Mill Race Path Opens

A woman and her dog leader cyclists and walkers on the Mill Race Path

Willamalane and TEAM Springfield celebrated the completion of the Mill Race Path on Thursday at the Booth-Kelly trailhead. The project features three miles of paved bicycle and walking path along the historic waterway, plus trailheads at Jasper Road and the Booth-Kelly site on South Fifth Street.

A section of the Mill Race Path“We constructed the Mill Race Path because of the history that it has for Springfield, the ecological education benefits for users of the path, and also to serve as a transportation option for people who want to travel from downtown Springfield to the Thurston Hills,” said Vincent Martorello, Willamalane superintendent. The millrace, which city founders dug by hand in the 1850s, was instrumental in developing Springfield’s timber industry.

Now, the millrace is appreciated for its beauty and ecological diversity. “[The path] will be an amazing wildlife opportunity for folks,” said Gino Grimaldi, city manager for the city of Springfield. “You’ll see many deer, birds and native plants along the millrace. People can go just a short distance and see things they won’t get to see in an urban environment.”

The Mill Race Path, which connects the downtown area to the 4-mile Middle Fork Path, also offers a practical opportunity for bicycle commuters to make their way across town. Robin Mayall, a member of the Springfield Bicycle and Pedestrian Advisory Committee, lives a short distance from the Jasper Road Trailhead and works for Lane Transit District. “Normally when I commute by bike, I have to go by Main Street, which is a pretty high-traffic, high-speed street.” Mayall said the Mill Race Path will make her commute to work safer and more enjoyable.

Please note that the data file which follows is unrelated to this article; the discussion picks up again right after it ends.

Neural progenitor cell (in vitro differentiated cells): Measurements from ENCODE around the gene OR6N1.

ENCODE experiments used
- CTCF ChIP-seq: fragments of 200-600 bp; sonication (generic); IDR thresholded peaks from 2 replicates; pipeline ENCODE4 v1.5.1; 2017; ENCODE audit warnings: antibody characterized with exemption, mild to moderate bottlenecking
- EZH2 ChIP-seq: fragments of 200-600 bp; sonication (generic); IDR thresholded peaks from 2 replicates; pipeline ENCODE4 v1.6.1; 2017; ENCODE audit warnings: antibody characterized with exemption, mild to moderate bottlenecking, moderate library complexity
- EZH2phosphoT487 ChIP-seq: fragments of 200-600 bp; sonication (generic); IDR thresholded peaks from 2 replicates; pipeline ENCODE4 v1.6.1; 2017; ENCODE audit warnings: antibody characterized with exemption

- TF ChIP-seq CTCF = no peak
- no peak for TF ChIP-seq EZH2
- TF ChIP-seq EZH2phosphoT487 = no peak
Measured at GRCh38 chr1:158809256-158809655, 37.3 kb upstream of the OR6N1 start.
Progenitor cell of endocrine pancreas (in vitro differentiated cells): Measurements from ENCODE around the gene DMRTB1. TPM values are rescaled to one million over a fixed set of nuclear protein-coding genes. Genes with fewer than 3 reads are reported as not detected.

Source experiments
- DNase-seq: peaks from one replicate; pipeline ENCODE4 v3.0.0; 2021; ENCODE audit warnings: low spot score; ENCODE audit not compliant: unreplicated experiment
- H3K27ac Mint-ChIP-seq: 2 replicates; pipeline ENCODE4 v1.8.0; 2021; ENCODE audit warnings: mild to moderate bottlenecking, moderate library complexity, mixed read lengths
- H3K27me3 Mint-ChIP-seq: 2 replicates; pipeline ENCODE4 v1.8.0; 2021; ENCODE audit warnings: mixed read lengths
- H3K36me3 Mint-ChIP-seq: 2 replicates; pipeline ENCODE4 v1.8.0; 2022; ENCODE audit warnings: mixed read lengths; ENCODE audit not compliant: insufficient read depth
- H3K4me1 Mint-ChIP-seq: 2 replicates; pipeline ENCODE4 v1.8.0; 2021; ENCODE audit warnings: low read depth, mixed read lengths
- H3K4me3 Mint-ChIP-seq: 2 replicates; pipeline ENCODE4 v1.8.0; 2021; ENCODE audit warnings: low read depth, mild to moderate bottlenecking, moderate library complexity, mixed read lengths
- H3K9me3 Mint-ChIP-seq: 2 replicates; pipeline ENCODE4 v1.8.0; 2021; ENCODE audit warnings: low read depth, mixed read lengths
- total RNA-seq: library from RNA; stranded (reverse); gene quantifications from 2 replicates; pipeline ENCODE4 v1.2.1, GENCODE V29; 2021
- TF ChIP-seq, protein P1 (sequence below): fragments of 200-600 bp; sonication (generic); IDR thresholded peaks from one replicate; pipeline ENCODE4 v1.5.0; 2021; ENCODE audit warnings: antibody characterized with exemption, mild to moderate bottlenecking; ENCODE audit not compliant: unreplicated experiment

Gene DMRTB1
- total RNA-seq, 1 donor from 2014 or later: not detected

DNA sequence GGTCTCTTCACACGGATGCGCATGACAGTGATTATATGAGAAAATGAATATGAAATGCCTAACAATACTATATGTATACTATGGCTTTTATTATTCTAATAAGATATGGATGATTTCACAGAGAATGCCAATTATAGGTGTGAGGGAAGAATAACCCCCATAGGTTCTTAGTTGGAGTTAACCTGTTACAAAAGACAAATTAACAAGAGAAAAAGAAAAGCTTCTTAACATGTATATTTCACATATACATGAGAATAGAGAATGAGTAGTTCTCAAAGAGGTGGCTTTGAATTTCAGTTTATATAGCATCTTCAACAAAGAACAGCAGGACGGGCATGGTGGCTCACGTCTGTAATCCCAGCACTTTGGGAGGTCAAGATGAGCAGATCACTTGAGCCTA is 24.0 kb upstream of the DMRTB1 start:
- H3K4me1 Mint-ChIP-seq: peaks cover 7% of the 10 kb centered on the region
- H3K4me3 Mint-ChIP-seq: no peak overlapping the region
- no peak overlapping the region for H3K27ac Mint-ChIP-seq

Restoration of the millrace itself has been a high priority for Springfield leaders for decades, said Mayor Christine Lundberg. “It has scenic and recreational value for our community, and it’s an important water resource that’s supported agriculture, wood products, tourism activity and our environment,” she said.

Working closely with the U.S. Army Corps of Engineers, the city of Springfield began restoration of the millrace in 2009 by creating a new inlet at Clearwater Park. This was followed by re-creating the millrace with a meandering channel, removal of the mill pond and dam and planting of native trees and shrubs.

The city also built the new stormwater facility, located at South Fifth Street, and the start of the new path. The stormwater facility is engineered to clean rainfall runoff from city streets before the water flows into the millrace.

The Mill Race Path has been a collaborative project among the members of TEAM Springfield, which comprises Willamalane Park and Recreation District, the city of Springfield, Springfield Public Schools and Springfield Utility Board.

Sue Rieke-Smith, superintendent of Springfield Public Schools, says the construction of the path behind Agnes Stewart Middle School has provided educational opportunities for local youth.

“[The staff] realized this was a great opportunity to have our students engage with them,” Rieke-Smith said, noting that students were able to watch science and technology in action as engineers designed and built the path. “It provided our students with an opportunity to observe work that can be done in both an ecologically sensitive area, but in an ecologically sustainable way.”

SUB cleared the way for path construction on a portion of its property near the millrace bridge and installed a water line between 28th and Booth-Kelly, laying the foundation for that section of the path.

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